PUBLISHERS OF LITERARY FICTION SINCE 1983
Cover illustration: David Smith
In Defying Reality Karina Mellinger has written a spiky, amusing follow up to her first novel, A Bit of a Marriage. That charted a series of extraordinary events in a day in the life of the bored wife of a commercial lawyer with spicy, grim wit; this, as taut, zany and pleasurable as its predecessor, is a satirical take on celebrity culture.
Serena Dawlish is the black-and-green-nail-varnish-wearing 'top soap actress' who, at 29, is told by her agent that she is 'no spring chicken'. Married (unsuccessfully) to James, a Shakespearean actor with Carpe Diem tattooed on his penis, her life is measured out in photo-ops and freebies, all directed by her troll-like agent Gary.
Morals mean nothing to her; it only matters if she can appear on the front of a magazine with punctuation in its title. James, meanwhile, is having an affair with Geraldine ('a Modigliani in a trouser suit'), the producer of the programme which will turn out to have a devastating effect on all their lives: I Gave Birth to a Celebrity.
Serena is scheduled to appear on the show as part of a package devised by Gary to make her career explode; she must also visit a centre for adults who can't read. There she meets Marlon - handsome, muscular and, unfortunately, labouring under the delusion that Serena is an alien. When Marlon's mother Shelley (lank-haired, crisp-eating) is invited by Geraldine to pretend to be Serena's mother on I Gave Birth, things come to a frenzied, televised climax.
Mellinger's sense of comic irony is delicious, as she juxtaposes character's viewpoints to great effect. And, like PG Wodehouse, she marshals her large cast and preposterous plot with economy - no gesture is wasted, no object insignificant. She is adept at giving her characters little touches of humanity which makes their behaviour both appalling and appealing. Some might say that she has chosen an easy target, but there are dark undercurrents and a piercing intelligence which make this a sharp-clawed gem.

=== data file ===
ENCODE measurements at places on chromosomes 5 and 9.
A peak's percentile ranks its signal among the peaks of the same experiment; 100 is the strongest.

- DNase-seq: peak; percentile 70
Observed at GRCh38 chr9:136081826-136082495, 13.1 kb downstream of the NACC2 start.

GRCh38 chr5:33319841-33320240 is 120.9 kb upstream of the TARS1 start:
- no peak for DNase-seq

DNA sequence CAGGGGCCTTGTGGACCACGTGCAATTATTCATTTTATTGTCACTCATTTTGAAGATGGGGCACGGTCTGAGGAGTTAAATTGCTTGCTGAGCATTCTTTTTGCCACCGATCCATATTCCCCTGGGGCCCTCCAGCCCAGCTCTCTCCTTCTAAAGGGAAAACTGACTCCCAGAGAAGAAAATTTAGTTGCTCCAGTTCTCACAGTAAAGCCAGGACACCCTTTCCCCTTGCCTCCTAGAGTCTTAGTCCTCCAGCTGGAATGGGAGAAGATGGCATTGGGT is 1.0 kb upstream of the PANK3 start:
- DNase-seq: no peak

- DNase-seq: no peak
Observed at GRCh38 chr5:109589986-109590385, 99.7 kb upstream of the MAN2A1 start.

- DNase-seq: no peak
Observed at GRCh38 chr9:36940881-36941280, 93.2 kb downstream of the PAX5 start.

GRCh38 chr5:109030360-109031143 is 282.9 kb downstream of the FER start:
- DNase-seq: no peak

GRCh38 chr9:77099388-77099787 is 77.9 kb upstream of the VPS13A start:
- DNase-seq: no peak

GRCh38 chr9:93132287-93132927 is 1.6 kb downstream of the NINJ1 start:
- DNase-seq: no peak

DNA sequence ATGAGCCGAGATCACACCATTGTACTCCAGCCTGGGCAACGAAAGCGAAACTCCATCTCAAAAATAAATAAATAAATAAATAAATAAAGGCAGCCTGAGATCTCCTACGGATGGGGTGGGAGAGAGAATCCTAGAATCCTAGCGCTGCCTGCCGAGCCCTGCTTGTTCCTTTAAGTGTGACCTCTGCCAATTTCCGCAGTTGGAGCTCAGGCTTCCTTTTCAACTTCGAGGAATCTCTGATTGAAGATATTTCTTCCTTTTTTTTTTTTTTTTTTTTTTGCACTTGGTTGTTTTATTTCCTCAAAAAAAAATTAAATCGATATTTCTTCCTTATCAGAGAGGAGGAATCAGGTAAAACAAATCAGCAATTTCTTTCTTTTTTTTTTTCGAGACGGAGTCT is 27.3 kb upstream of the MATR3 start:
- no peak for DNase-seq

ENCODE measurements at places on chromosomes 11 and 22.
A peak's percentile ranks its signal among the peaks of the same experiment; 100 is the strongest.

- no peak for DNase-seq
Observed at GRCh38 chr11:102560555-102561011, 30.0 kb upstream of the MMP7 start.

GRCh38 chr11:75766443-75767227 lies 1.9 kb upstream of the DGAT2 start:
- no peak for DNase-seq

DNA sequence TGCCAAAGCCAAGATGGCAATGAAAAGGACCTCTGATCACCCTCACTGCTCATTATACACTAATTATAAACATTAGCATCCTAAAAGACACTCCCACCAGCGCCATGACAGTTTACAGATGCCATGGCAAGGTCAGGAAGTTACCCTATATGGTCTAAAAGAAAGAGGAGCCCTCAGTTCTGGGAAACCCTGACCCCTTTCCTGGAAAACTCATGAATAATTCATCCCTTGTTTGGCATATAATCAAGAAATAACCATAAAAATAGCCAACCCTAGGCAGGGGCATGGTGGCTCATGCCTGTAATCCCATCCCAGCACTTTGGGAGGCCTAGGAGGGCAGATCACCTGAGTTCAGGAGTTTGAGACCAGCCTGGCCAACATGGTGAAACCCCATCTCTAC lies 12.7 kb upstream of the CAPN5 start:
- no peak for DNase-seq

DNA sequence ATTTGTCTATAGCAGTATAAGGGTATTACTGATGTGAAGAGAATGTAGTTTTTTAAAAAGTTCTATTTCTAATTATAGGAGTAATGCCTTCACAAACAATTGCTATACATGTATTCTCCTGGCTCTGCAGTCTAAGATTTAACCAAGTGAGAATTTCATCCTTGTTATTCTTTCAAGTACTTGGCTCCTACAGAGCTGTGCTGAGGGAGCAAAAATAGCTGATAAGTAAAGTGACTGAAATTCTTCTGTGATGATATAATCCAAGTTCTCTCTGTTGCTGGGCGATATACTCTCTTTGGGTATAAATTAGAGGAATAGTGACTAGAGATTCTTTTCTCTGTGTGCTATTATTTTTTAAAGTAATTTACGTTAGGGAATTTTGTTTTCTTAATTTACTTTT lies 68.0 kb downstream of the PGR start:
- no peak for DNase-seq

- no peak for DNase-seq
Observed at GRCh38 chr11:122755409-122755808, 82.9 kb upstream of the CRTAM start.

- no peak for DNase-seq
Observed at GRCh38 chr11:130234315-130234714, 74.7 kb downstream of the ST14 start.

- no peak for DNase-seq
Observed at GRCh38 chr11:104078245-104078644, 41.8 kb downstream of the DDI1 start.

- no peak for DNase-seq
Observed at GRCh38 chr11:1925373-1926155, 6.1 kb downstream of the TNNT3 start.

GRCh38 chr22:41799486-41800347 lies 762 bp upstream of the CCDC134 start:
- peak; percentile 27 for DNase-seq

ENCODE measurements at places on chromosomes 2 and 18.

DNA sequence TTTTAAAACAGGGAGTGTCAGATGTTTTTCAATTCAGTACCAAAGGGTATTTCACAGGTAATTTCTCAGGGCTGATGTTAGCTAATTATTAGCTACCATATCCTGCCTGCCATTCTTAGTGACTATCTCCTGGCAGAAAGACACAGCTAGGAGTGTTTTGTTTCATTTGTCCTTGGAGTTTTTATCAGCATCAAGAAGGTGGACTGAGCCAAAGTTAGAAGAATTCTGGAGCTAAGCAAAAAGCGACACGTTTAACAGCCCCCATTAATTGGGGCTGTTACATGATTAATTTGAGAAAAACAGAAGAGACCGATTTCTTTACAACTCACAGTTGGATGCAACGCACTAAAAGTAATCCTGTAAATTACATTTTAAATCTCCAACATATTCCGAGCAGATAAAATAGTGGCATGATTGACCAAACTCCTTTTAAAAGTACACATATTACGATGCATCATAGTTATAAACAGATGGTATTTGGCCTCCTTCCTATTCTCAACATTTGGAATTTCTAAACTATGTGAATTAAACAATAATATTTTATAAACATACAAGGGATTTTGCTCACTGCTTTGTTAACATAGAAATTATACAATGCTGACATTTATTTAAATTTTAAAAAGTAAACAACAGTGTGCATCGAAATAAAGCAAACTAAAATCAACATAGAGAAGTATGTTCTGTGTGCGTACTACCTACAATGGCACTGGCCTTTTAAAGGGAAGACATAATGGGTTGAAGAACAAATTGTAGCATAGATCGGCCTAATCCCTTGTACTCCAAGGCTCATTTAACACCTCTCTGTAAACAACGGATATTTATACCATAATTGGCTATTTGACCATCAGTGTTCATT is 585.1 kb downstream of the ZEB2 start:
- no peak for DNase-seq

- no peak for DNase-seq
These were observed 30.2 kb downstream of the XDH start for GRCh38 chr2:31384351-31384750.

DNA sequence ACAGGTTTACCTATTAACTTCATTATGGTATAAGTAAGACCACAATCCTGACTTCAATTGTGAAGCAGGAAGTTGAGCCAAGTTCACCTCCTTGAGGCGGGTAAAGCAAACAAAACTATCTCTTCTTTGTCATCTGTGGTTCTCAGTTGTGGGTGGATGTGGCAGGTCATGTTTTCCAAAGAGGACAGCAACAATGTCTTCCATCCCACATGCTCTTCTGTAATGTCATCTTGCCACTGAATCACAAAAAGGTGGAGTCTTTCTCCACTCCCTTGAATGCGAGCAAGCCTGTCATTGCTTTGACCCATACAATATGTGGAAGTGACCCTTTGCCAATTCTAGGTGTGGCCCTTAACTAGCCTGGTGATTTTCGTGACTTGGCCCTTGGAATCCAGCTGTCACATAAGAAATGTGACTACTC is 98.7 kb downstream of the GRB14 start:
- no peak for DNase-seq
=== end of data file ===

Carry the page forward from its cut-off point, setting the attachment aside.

Serena Dawlish is a beautiful and famous soap star. Her appearances on 'Coombe Ridge Crescent' has shot her to stardom, but her manager still thinks she needs to be more famous. Serena will do anything to be famous forever, but things get complicated as real life keeps getting in the way. Karina Mellinger uses sharp, witty writing to give us a colourful insight into Serena’s world and our preoccupation with age, fame and celebrity culture.
If you give in to it, this farce is quite a hoot, Mellinger writes with zip and gumption, her prose as lively and bitchy as a Soho members' club at midnight. Not for those requiring enlightenmaent, but fun for the commute.
Serena Dawlish, the main character of this, Karina Mellinger’s second novel has been voted 'The Most Attractive Woman in a Soap’ by readers of ‘Turn Me On’ magazine for the third time, but her manager is anxious lest her fame may yet be ephemeral. He sends her to cultivate her caring persona at an adult literacy class, and signs her and her mother up for a new television show, I Gave Birth to a Celebrity’, in order to exhibit her psychological complexity. This is a long shot, considering Serena has never had an emotion without motive in her life; this trait is one of the only things she has in common with her husband, a renowned Shakespearean actor, who often finds himself billed, much to his chagrin, as ’James Marlborough –winner of six Oliviers and two Tonys and HUSBAND OF SERENA DAWLISH, STAR OF COOMBE RIDGE CRESCENT.’ The other characteristic they share is a preposterous sense of their own importance and attractiveness, and this is an area where Mellinger excels. ’He (James) told his agent that James Marlborough incognito is an oxymoron but she went quiet so obviously this woman calls herself a theatrical agent and doesn’t even know what a bloody oxymoron is.’ By narrating conversations through the thoughts of the speakers Mellinger displays hilarious chasms between what is understood and what is meant.
The sense of the manufactured reality of modern celebrity provides the cue for more good jokes: when James finds a dead body in the garden, his immediate instinct is to move it quietly away. Serena is furious and rings her manager to discuss how to maximise the media opportunity: ’You go out there and move her body back to where it was so the whole thing looks more realistic.’ The opening scenes of sexual licentiousness may prove too repellent for some, but I urge you to press on to enjoy some very accomplished writing. The scene where Geraldine, a Cambridge graduate sophisticate, finds herself in a council flat surrounded by detritus and foodstuffs and a pile of clothes that ‘erupt majestically from the floor… like a piece of contemporary art’ is masterly, and Mellinger fits in two of her finest conversations of mutual misunderstanding here.
Some of the coincidences that make up the plot push the boundaries of belief, but satire is a genre that revels in the unlikely, and, as far as pitching that satire goes, Mellinger never puts a foot wrong. Indeed, in a society where Jodie Marsh has been contractually obliged to marry the winner of her television show, it would be difficult to create an implausible tale of modern celebrity, but Mellinger delights in the absurdity of this culture without snarling at it, and has, for the second time, pulled off a very amusing novel.